If you could be hooked up to an "Experience Machine" that keeps you in a state of permanent happiness (or take a drug with the same effect) would you do it?
I came across this intriguing question in Thomas Metzinger's "The Ego Tunnel," a book that I've been blogging about recently. This thought experiment was suggested by Robert Nozick.
...He [Nozick] insisted that we would not want sheer happiness alone if there no actual contact with a deeper reality -- even though the subjective experience of it can in principle be simulated.
When I first read this, I wasn't sure what my choice would be. I took a lot of psychedelic drugs in my youth, being the baby boomer that I am (as the saying goes, "if you remember the '60s, you weren't there").
So, like most of us, I've got a strong leaning toward if it feels good, do it.
On the other hand, I enjoyed those psychedelic experiences because they weren't permanent. The first time I took LSD, another guy and I became convinced that we were permanently crazy. It wasn't a pleasant feeling. The best spin we could put on it was, "Crazy isn't so bad."
But what if we were in a permanent blissed-out state and didn't have any way of remembering what had gotten us into it? This would be the Experience Machine.
I'm pretty sure I wouldn't want that. I can't say for sure, because some circumstances -- like being in severe intractable pain -- probably would make me want the suffering to go away, no matter the existential cost.
On the whole, though, I think Nozick is correct.
We humans are meaning-seeking creatures. We want our happiness to be grounded in reality, though we're perfectly willing to take temporary excursions into la-la land via drugs, alcohol, imaginings, movies, fictional books, and such.
Religion also. There's no problem with embracing religious fantasies that make us feel good, so long as we keep in mind what opiate we imbibed.
However, many true believers end up plugging themselves so strongly into the Experience Machine of religious dogma that they forget a crucial fact: their blissful feelings of divinity are being cranked out by their brain's fantasy generator.
Nothing wrong with this. Like Janis Joplin sang, "Feeling good was good enough for me."
But is feeling good good enough, when it isn't grounded in reality? This was one of the first questions I asked myself when I started this blog in 2004. Then, as now, for me genuine faith isn't blind at all.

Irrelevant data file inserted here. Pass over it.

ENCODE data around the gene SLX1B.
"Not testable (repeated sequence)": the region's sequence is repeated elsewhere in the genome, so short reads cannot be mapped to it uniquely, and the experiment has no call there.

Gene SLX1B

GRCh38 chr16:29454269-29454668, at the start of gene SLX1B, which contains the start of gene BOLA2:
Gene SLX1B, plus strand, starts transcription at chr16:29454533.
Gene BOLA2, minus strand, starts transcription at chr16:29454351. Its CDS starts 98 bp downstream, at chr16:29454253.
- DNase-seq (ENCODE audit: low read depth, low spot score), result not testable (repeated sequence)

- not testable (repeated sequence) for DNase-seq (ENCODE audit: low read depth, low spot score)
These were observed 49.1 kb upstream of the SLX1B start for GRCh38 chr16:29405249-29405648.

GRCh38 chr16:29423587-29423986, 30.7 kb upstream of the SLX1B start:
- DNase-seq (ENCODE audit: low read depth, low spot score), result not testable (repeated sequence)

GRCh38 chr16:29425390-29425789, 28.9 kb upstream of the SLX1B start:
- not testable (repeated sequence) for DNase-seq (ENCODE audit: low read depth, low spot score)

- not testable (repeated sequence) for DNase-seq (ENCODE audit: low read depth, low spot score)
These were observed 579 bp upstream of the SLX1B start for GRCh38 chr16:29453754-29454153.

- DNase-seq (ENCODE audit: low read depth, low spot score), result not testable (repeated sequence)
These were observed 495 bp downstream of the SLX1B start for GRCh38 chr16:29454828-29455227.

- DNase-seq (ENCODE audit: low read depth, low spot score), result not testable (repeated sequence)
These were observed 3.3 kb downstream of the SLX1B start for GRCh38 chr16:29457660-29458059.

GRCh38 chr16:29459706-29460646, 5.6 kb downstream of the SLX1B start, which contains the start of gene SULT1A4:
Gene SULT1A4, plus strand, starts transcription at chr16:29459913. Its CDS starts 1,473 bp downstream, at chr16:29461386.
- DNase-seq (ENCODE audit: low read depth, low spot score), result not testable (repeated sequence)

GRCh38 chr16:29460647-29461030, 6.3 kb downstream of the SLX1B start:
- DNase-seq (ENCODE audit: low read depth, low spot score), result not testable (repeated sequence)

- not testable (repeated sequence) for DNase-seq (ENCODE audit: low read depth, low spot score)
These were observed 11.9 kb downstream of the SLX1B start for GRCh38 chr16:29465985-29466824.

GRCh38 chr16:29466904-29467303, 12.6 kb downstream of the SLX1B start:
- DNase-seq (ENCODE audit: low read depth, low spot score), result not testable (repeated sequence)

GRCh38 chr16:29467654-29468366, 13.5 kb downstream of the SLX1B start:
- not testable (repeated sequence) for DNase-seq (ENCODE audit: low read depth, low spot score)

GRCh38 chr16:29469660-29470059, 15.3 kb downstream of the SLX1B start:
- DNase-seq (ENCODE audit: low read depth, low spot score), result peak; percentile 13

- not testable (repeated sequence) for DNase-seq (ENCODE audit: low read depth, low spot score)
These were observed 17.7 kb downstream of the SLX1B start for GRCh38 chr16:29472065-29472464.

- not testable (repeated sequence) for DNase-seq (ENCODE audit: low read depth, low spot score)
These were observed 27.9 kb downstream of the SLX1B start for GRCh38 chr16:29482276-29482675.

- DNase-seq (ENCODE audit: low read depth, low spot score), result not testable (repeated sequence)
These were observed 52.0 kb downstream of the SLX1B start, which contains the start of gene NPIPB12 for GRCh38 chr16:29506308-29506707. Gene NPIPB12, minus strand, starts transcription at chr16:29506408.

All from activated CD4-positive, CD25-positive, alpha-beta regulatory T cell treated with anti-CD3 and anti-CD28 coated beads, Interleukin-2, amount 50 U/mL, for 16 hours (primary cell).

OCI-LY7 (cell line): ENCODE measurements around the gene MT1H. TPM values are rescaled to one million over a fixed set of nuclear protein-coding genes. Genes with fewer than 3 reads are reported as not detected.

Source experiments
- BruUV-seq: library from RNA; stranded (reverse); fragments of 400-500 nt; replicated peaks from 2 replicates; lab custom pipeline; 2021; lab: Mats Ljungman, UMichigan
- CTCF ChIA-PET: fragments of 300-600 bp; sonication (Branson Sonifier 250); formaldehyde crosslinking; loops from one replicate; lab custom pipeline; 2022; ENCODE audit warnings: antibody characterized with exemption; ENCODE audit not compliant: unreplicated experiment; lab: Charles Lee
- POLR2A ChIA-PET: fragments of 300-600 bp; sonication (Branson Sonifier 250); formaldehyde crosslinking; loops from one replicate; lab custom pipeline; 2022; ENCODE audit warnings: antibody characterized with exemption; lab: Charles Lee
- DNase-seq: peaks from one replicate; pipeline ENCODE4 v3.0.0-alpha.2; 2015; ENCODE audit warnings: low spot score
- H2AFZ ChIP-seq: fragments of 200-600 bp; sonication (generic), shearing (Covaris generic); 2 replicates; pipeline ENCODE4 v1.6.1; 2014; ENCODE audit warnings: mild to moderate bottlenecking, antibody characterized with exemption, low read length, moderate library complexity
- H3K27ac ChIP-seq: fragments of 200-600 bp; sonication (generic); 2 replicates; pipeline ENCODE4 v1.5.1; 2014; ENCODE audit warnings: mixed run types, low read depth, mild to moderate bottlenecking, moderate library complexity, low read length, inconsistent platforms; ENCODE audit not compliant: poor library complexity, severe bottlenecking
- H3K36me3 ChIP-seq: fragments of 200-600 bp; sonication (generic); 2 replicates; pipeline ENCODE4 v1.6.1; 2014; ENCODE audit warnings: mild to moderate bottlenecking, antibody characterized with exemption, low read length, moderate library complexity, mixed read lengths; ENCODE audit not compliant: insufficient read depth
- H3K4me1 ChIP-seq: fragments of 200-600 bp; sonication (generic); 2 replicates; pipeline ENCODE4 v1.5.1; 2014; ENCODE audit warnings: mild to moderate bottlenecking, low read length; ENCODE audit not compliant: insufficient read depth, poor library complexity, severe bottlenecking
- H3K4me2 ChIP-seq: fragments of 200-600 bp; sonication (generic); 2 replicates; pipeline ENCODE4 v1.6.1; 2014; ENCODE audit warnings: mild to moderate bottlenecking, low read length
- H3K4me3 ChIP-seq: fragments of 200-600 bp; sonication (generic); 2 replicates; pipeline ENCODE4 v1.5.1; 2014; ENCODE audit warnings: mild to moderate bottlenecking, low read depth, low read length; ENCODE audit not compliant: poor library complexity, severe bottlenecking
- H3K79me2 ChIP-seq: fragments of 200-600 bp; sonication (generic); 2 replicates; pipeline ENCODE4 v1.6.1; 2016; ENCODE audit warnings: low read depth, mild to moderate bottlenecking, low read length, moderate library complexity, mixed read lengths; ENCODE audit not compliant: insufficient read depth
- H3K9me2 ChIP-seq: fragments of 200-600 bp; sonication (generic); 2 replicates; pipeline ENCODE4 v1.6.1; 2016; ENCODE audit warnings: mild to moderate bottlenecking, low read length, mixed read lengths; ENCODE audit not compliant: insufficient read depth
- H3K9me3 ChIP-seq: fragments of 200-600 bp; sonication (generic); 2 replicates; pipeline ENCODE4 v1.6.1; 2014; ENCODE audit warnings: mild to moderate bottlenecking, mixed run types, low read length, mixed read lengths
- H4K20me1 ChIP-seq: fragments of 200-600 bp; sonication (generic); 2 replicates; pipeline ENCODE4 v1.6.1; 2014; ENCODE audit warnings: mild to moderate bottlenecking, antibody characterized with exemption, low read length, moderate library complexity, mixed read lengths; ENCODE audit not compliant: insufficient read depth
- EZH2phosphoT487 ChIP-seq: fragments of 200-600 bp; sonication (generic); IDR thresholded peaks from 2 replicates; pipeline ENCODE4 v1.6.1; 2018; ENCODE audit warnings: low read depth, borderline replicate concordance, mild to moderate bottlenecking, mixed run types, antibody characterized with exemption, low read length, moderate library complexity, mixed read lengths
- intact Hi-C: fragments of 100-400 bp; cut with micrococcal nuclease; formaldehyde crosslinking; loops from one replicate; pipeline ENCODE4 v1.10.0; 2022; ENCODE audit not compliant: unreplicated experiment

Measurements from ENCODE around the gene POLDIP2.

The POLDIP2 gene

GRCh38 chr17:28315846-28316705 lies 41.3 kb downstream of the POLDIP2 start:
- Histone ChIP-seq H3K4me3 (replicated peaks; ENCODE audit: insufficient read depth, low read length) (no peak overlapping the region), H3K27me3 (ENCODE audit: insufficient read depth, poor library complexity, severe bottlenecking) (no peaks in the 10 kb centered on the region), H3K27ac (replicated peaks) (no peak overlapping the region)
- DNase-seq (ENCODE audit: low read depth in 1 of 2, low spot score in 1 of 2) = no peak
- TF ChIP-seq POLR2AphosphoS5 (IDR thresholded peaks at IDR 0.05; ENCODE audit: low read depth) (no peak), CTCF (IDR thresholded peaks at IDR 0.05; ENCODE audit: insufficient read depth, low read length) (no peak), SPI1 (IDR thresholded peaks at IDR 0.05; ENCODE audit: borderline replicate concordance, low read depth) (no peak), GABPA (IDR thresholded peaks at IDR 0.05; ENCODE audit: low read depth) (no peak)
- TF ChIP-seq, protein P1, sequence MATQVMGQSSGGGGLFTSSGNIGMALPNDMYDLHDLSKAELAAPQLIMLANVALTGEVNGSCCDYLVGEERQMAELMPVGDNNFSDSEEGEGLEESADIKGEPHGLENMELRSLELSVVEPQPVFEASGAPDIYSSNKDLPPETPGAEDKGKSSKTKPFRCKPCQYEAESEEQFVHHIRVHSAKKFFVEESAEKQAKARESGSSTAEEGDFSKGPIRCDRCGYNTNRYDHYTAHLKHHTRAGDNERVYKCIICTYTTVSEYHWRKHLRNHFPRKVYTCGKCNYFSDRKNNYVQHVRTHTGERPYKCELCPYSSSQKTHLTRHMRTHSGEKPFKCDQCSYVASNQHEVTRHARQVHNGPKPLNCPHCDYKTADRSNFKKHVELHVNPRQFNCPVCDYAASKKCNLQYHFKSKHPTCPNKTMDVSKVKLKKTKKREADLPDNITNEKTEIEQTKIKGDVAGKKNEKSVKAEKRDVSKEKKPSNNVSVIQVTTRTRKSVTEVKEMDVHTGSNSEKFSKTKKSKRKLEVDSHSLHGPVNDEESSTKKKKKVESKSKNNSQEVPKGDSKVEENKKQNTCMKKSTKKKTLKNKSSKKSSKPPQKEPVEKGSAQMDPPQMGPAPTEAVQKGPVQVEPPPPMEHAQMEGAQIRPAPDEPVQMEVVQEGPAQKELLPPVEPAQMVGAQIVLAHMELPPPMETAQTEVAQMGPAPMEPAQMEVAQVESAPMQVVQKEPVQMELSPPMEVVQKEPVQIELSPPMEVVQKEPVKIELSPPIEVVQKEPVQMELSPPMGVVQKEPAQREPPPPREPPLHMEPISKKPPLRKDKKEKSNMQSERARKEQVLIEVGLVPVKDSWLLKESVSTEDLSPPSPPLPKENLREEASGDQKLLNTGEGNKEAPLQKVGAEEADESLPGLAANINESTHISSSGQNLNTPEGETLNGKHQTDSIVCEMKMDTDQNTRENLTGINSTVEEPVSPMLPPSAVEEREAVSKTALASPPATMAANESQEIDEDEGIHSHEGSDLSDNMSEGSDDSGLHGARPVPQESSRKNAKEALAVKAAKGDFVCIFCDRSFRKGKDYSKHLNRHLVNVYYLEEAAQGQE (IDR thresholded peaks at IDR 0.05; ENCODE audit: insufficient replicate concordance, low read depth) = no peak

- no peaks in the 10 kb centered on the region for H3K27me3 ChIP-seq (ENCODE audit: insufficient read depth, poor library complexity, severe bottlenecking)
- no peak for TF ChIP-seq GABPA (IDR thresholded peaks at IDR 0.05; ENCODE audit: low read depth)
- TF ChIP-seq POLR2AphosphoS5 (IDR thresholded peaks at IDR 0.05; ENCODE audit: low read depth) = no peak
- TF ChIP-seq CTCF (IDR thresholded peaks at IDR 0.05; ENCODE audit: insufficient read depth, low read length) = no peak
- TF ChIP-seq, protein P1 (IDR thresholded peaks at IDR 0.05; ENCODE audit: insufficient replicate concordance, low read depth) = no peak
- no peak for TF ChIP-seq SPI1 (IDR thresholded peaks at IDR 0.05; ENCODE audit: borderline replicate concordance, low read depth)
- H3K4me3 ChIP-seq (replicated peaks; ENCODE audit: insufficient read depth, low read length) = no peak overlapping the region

Which is why I prefer reality over religion. This is some of what I said back then -- pretty much the same conclusion Robert Novick came to.
Here's how to tell the difference between true faith and false faith: Imagine that you are standing in the middle of a bare windowless room. Two doors lead out of the room. Both are closed, but can be opened with a turn of the doorknob. The doors are marked with signs that describe what awaits on the other side: (A) Reality, (B) Belief
After you open a door, you have to walk through it. The door then will shut and you never will be able to leave the place you have entered. Choose Reality and you will know things as they really are, from top to bottom of the cosmos. You will know whether or not God exists and, if so, the nature of this ultimate divinity. You will know whether death is the final end of your existence or if it is the beginning of another form of life. You will know whether there is a meaning to the universe beyond what human beings ascribe to it.
Or, choose Belief and you will know only what lies within the confines of your current suppositions about the nature of the cosmos. For the rest of your life you will be confident that what you believe to be true, really is. Any evidence to the contrary will not make an impact on your mind. You will remain doubt-free, faithful to the beliefs you now hold about God, creation, life, death, and the purpose of human existence.
Which door would you choose to walk through?
Before answering, consider carefully the potential ramifications of your choice. Reality is an unknown, a mystery. It could be frightening or fabulous, painful or pleasurable, warmly loving or coldly uncaring. Do you want to embrace absolutely real reality? Or would you rather hold on to your beliefs about what is real?
Someone with the type of faith extolled by the Church of the Churchless would unhesitatingly choose Door A and boldly stride into Reality. For their faith is not in anything particular, but is a faith that truth can be known, should be known, and, indeed, must be known.